While the most common sights on the UAE roads wearing the circular BMW badge are probably the German giants’ smooth saloons, its finest moments have long been represented by its sporty output, most notably when its M Sport division gets involved.
Fans of such rapid exploits are in for a treat in the coming months, then, with new entries at either end of the size scale: welcome the new 8 Series and Z4, a full-sized coupe and a zippy two-seater respectively.
BMW anoraks and aficionados may recall the original 8 Series. Embodying all the flamboyance and excess of the early 1990s, the big, shark-nosed coupe signalled a bold push upmarket for the Teutonic brand and was replete with all the engineering know-how and styling pizzazz the company could throw at it.
The 8 Series upped the ante with goodies such as pop-up headlights (the only Bimmer to date to feature these, other than the low-volume M1) and a 5.6-litre V12 mated to a six-speed manual gearbox. It’s a configuration that remains unique to that model.
Despite its titanic on-paper credentials, that particular series never stacked up as a great drivers’ car. But now some comprehensive model reshuffling by the Bavarians means the 6 Series moniker has been consigned solely to a five-door GT model, paving the way for the 8 Series badge to return on an all-new coupe flagship.
The newbie recaptures the long, low-slung appeal of its two-decade-old ancestor and it, too, comes tech-laden to justify the circa-Dh550,000 price tag that the M850i xDrive will wear when it’s launched in the UAE on November 24. This will be the sole model offered initially, although a steroidal full M8 version will join the party towards the end of next year.
The M850i will be quick enough for most, given that it scores an uprated version of BMW’s twin-turbo 4.4-litre V8, belting out a towering 530hp and 750Nm of torque. This massive wall of grunt is channelled to all four corners via an eight-speed auto and BMW’s xDrive all-wheel-drive system, resulting in a supercar-rivalling 3.7-second 0-to-100kph split and an electronically governed top speed of 250kph (which it can hit with ludicrous ease).
BMW’s boffins have thrown a plethora of tech wizardry to keep the M850i’s massive performance and hefty 1,890-kilogram girth in check, and this means that it comes standard with four-wheel steering, dynamic dampers and 19-inch M Sport brakes.
Many prospective buyers are likely to swoon over the styling alone, because that long fastback roofline (with “double-bubble” central cut-out) enables the 8 Series to stand proudly apart from the rest of the relatively generic-looking BMW line-up. Further visual differentiation comes from the muscular haunches and the slimmest headlights that you will find on any Bimmer. The M850i’s derriere is also easy on the eye, with elongated L-shaped tail-lights and a ducktail spoiler that’s neatly integrated into the boot-lid.
Inside, you will find lots of familiar BMW design elements, but the virtual dials are configured differently – most notably the tachometer, because the (virtual) needle sweeps from right to left – anticlockwise, in other words. While that looks cool, I find the readings hard to take at a glance in the cut and thrust of real-world traffic. The cabin is a comfortable place to be, though – unless you’re in the back, in which case you will feel distinctly cramped. Be in no doubt, this is a 2+2, rather than a full-fledged four-seater.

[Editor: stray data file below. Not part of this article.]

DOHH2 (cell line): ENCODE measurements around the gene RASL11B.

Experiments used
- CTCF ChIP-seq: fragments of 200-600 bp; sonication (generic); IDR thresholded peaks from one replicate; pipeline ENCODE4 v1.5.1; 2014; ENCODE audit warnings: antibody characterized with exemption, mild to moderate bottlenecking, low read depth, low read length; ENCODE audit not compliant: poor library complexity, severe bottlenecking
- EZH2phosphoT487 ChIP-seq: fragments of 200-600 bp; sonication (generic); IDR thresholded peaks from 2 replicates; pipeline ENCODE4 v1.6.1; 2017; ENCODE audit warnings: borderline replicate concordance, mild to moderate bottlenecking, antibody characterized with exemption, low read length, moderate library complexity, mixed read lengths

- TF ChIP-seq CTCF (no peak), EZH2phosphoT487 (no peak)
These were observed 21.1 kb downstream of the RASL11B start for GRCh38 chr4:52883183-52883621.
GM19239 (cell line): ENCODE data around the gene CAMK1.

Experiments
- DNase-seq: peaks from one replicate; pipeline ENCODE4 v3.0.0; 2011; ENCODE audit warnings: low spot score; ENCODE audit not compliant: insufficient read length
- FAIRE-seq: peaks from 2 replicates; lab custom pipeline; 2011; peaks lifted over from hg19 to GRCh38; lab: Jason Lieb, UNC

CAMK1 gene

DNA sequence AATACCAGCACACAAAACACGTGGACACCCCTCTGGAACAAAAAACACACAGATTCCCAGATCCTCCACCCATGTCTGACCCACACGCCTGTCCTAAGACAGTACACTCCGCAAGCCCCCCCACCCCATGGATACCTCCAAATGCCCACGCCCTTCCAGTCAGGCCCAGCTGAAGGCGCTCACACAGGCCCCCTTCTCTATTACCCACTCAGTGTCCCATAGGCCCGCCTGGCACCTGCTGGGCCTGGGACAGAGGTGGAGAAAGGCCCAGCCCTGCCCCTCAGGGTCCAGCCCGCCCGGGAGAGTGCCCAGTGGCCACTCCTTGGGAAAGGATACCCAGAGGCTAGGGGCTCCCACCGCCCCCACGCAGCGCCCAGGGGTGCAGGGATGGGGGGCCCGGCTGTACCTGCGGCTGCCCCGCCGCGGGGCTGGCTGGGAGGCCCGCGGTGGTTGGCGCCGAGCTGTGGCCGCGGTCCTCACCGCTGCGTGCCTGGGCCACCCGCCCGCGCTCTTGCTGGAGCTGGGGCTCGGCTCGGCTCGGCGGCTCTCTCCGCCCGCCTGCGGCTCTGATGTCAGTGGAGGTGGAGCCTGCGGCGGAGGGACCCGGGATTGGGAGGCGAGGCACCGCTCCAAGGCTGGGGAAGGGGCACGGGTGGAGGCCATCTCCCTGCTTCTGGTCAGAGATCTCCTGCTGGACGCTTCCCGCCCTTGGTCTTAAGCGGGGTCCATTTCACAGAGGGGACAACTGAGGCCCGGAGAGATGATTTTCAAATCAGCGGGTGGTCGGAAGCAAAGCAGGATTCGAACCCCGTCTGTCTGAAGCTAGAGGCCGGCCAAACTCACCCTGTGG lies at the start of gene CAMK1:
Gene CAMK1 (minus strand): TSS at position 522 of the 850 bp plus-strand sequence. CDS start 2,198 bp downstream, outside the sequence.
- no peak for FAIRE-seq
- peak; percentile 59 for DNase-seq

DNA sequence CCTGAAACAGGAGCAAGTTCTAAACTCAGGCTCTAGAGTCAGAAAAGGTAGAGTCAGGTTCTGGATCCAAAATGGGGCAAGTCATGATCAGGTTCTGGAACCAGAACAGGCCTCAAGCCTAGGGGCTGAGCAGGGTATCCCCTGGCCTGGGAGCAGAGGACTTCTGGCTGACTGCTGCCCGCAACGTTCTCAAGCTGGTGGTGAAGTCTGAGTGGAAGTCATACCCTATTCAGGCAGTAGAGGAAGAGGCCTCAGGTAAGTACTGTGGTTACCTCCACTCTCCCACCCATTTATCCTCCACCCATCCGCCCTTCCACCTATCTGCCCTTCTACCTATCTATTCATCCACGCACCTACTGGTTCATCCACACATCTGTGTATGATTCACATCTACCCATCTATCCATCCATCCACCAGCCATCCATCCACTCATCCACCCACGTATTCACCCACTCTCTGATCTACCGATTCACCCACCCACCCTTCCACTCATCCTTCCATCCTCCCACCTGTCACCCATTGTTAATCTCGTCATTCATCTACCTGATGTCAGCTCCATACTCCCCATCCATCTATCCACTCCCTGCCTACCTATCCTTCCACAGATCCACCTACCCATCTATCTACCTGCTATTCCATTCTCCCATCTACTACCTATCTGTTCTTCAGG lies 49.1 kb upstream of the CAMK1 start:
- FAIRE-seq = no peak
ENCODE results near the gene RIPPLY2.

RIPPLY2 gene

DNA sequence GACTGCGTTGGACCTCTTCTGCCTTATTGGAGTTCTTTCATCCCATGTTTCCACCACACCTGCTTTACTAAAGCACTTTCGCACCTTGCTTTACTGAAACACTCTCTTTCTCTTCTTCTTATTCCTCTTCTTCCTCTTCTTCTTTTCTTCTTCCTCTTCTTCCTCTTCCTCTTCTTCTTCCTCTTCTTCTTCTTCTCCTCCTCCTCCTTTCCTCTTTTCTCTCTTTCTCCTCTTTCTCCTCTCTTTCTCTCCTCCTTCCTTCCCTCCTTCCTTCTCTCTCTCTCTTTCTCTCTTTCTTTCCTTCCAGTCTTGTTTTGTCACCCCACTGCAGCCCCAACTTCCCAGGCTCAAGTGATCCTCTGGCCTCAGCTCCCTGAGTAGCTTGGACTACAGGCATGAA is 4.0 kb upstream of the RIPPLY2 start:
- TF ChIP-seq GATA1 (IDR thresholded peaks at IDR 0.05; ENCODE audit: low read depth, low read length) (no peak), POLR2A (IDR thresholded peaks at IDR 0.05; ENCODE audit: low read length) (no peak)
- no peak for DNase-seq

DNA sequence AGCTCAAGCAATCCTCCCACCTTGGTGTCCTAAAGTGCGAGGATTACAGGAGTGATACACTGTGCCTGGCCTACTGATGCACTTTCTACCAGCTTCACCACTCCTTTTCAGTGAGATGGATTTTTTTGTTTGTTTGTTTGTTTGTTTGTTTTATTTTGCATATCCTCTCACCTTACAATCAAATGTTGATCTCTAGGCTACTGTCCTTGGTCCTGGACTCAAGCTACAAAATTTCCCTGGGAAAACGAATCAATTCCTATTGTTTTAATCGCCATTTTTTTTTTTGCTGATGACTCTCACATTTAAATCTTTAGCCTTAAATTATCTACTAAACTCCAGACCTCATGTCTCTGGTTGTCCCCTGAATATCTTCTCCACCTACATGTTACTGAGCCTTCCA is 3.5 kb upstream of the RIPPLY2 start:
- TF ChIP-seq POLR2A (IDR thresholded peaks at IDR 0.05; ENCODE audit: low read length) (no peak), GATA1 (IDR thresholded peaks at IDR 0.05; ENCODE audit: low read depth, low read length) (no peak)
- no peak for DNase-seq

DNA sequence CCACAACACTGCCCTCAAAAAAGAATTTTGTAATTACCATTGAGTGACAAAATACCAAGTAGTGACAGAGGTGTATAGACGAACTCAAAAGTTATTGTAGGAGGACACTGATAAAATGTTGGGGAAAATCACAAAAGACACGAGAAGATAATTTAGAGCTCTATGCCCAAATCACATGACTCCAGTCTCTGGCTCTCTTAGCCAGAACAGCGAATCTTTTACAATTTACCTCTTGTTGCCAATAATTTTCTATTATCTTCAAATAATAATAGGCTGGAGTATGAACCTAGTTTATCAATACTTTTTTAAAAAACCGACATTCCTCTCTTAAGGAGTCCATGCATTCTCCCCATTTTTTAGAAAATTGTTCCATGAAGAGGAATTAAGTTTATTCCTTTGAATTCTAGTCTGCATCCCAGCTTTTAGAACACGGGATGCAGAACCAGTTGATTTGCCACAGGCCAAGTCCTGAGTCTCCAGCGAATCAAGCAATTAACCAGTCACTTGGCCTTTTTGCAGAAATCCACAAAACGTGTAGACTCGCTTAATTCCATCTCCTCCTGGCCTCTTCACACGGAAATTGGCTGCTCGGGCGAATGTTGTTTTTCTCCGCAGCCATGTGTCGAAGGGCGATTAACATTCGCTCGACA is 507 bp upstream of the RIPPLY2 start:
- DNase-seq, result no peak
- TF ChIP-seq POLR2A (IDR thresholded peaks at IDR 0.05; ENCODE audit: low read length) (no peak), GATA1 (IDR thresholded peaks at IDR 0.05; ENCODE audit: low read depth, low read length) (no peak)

Once on the move, it’s evident that the 8 Series is designed to effortlessly devour vast distances. Ride quality is decently compliant in Comfort mode, and even switching to Sport doesn’t make it a brute of a thing. Yes, the V8’s soundtrack becomes distinctly more audible, with copious pops and crackles from the twin exhausts, but it’s still quite liveable in most conditions.
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An eye-wateringly rapid and foolproof device it may be, with its scorching acceleration and sure-footed handling, but the 8 Series is more grand tourer than sportster, and this is partly down to its almost two-tonne bulk and sizeable footprint on the road. Ironically, there are more jollies (but arguably less posing value) to be had for a much smaller spend in the all-new Z4 that I also drive at the same launch event in Portugal.
The revamped roadster dispenses with the folding metal lid of its predecessor in favour of a traditional soft-top, saving 40 kilograms and lowering the centre of gravity in the process. Underpinned by an all-new platform that will be shared with the upcoming new Toyota Supra, the latest Z4 debuts styling that’s aggressive, but perhaps a tad overdone with its plethora of scoops, vents and multi-surfaced panels.
That said, the Z4 is fast, furious and fun, with the range-topping M40i serving up a 340hp and 500Nm punch for a sharp 4.6-second 0-to-100kph sprint. It’s also sublimely balanced and massively chuckable, aided by perfect 50:50 weight distribution over front and rear axles. So a foolish grin on your face is the likely result after a hard drive. You will have to wait a little bit longer for the Z4, because it won’t land here until March. The M40i flagship will be priced at about the Dh300,000 mark, although there will also be cheaper four-cylinder sDrive20i and sDrive30i models, pushing out 195hp and 255hp respectively, representing a far more affordable way into BMW’s sports selections.